Archibald Clark "Arch" West (September 8, 1914 – September 20, 2011) was an American marketing executive credited with the development of Doritos, a brand of seasoned tortilla chips. The successful snack food was marketed as an alternative to the more traditional potato chips. Doritos are now Frito-Lay's second best-selling item, bested only by Lay's Potato Chips. An estimated five billion dollars in Doritos are sold every year worldwide.
West was born on September 8, 1914, in Indianapolis, Indiana. His parents, James and Jessie West, were immigrants from Scotland. West and his brother were raised at a Masonic home because his mother was too impoverished to care for them.
He received a bachelor's degree in business from Franklin College in Indiana in 1936. West was also a member of Kappa Delta Rho during his time at FC. West then served in the United States Navy in the Pacific theater during World War II as a gunnery officer.
He began his career at Standard Brands, where he worked as a traveling sales representative. West then switched careers to advertising, based in New York City. His early portfolio included the Jell-O ad campaign.
Arch West joined the staff of the Frito Company, now called Frito-Lay, in 1960. (Pepsi acquired Frito-Lay in 1965.) West is widely credited for the invention and development of one of the company's signature products, Doritos. According to West's daughter, Jana Hacker, West first envisioned the idea of Doritos in the early 1960s while working as Frito's vice president of marketing. West was vacationing with his family in San Diego, California, in 1961, when he noticed customers at a small, roadside restaurant eating corn chips that had been deep fried. West reportedly enjoyed the taste of this type of snack food.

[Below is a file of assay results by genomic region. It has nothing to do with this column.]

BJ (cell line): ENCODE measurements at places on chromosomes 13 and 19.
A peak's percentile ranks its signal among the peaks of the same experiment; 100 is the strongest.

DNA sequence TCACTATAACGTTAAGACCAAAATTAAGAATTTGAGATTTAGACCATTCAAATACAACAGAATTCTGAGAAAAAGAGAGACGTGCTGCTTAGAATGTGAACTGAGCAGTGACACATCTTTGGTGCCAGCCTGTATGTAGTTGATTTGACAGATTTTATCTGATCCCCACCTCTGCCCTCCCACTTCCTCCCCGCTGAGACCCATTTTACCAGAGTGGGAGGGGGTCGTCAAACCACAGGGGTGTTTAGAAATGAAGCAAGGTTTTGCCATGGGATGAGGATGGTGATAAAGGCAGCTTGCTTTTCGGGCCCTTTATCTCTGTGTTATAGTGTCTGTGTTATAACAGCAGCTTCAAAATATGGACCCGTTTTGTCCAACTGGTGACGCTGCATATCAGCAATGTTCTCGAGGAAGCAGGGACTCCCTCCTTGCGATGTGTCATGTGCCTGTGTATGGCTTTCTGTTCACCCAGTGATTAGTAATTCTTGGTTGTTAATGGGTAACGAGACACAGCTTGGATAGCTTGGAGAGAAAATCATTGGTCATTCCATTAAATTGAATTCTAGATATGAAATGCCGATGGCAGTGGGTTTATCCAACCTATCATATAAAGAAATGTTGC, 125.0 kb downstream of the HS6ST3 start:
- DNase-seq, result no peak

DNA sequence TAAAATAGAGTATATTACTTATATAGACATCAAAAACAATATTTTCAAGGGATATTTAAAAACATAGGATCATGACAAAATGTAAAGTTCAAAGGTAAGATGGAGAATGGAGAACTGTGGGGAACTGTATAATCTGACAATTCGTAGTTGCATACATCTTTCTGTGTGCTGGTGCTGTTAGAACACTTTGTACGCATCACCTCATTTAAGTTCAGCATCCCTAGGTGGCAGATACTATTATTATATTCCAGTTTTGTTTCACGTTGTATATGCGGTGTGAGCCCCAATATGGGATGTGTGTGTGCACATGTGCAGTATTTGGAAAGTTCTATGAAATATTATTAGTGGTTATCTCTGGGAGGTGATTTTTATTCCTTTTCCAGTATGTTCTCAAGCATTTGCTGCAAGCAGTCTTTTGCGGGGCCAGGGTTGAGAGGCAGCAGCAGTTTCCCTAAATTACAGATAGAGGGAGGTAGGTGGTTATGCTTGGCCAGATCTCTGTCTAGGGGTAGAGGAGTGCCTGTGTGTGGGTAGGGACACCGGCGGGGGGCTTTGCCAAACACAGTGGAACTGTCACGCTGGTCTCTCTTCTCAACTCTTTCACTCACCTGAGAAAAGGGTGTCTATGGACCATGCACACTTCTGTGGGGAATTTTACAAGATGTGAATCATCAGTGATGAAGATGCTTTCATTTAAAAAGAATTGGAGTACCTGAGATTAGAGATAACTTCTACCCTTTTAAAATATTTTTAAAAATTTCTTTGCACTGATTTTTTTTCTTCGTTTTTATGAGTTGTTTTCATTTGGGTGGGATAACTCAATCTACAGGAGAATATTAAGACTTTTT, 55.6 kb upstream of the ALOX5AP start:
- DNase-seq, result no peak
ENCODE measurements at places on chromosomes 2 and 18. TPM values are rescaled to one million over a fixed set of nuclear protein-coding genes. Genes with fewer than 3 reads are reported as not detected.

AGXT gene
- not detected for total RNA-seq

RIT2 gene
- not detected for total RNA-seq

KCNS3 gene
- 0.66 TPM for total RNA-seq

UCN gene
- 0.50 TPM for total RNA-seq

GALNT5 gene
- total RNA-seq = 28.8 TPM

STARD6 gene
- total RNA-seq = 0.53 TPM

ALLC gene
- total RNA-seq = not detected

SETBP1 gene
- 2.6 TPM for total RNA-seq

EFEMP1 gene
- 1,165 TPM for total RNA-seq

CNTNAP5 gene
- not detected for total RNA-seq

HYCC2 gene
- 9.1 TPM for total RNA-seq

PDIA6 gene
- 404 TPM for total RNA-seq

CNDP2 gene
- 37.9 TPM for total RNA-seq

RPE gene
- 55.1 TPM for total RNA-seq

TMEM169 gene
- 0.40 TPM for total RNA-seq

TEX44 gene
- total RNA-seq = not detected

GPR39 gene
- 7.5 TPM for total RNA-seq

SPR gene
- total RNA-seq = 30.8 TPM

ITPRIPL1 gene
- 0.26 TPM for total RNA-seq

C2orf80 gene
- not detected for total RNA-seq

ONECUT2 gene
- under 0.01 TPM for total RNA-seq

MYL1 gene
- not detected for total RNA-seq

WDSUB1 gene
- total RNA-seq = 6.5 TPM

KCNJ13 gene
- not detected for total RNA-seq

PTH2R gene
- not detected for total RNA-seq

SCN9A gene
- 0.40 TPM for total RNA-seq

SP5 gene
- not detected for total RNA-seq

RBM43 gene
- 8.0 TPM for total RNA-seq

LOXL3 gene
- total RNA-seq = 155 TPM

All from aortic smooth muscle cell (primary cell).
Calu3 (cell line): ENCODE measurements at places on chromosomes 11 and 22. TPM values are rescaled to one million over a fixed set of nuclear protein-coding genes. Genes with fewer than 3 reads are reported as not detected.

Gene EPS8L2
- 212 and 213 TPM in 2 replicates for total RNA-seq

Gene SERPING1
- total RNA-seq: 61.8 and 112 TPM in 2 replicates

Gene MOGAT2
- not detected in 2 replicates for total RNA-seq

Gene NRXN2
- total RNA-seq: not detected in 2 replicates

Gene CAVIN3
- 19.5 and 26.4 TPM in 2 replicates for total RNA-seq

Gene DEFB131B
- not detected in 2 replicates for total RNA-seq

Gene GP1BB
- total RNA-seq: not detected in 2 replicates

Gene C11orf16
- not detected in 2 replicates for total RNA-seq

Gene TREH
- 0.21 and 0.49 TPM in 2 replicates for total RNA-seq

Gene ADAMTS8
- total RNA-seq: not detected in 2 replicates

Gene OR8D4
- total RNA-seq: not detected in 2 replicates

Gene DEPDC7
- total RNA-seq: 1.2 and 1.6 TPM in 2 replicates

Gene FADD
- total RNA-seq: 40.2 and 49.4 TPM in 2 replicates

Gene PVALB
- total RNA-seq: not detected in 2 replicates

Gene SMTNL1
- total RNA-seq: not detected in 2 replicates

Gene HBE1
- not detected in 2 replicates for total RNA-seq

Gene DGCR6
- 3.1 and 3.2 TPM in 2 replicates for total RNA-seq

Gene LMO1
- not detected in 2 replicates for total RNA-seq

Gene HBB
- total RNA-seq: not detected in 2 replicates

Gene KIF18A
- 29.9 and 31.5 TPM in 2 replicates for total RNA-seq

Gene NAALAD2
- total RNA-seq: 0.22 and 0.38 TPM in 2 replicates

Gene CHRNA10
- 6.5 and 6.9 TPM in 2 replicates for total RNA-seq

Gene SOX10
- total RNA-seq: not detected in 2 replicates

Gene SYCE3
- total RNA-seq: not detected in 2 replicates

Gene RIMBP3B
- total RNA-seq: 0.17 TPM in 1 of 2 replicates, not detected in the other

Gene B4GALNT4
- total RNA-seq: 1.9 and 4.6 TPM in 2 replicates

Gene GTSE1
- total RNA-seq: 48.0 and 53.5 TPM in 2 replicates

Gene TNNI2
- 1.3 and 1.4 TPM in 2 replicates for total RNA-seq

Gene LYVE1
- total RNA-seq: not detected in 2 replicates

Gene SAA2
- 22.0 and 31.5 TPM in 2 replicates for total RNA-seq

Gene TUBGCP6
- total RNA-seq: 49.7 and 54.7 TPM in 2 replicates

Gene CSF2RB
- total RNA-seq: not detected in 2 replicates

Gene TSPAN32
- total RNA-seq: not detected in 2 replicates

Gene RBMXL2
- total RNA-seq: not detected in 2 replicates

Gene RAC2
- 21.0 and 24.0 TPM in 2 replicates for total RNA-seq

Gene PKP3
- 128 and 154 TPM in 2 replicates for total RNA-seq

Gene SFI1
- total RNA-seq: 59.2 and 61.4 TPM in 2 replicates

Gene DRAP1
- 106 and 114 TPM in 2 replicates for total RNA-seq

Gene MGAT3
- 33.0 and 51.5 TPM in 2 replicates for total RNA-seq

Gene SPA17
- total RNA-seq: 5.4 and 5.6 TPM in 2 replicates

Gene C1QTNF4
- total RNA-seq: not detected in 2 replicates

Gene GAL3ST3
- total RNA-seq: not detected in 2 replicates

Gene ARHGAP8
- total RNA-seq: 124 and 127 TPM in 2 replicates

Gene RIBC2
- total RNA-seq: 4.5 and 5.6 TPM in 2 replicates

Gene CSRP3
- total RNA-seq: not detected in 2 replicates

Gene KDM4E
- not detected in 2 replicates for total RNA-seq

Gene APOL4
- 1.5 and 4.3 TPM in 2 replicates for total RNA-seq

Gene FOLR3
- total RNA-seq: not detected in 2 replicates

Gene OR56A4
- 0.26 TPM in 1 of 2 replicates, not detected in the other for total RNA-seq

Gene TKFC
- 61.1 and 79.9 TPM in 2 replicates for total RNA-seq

Almost simultaneously, Frito merged with the H.W. Lay Company in 1961. West pitched the idea for Doritos soon after. His colleagues at Frito-Lay were initially not enthusiastic about his idea for a snack food made from tortilla chips. However, West conducted market research and development which revealed a potential market for his proposed snack. The company produced the first Doritos chips in 1964. West developed the snack as a triangle-shaped, crispy tortilla chip flavored with chilli and cheese. The shape and signature orange color of the chips were inspired by West’s fraternity at Franklin, Kappa Delta Rho. The first flavors of Doritos were corn and taco and an early television commercial called Doritos "a swinging, Latin sort of snack." Author Andrew F. Smith noted West's contributions to Doritos in his 2006 book, Encyclopedia of Junk Food and Fast Food.
West also had a hand in the marketing of Pace salsas and picante sauces. He was a longtime friend of Dave Pace, the founder of Pace Foods. West suggested that Pace's products be displayed on the same grocery aisle as the chips, rather than with ketchup. The move quickly increased sales of Pace products.
West retired from his position as vice president of marketing at Frito-Lay in 1971.
Arch West died from peritonitis and complications from vascular surgery at Presbyterian Hospital of Dallas on September 20, 2011, at the age of 97. He was a longtime resident of Dallas. He was survived by four children, Jana, Jack, Richard and Greg; twelve grandchildren and six great-grandchildren. His wife, Charlotte F. Thomson, to whom he had been married for 69 years, died in 2010.
The Metalocalypse episode "Motherklok," was dedicated to his memory. One of the festivities they set up was a contest to see who could eat a giant Doritos chip the fastest.
- Hevesi, Dennis (2011-09-28). "Arch West, Who Helped Create Doritos Corn Chips, Is Dead at 97". New York Times. Retrieved 2011-10-13.
- "Doritos creator dies in Dallas at 97". Associated Press. Houston Chronicle. 2011-09-26. Retrieved 2011-10-13.
- Daubs, Katie (2011-09-27). "No cheesy farewell for Doritos creator". Toronto Star. Retrieved 2011-10-13.
- Rees Shapiro, T. (2011-09-26). "Arch West, 97, invented Doritos for Frito-Lay". Washington Post. Retrieved 2011-10-13.
- Dean, Irv (2011-10-03). "A snack icon's appropriate send-off". The Daily Gazette. Retrieved 2011-10-13.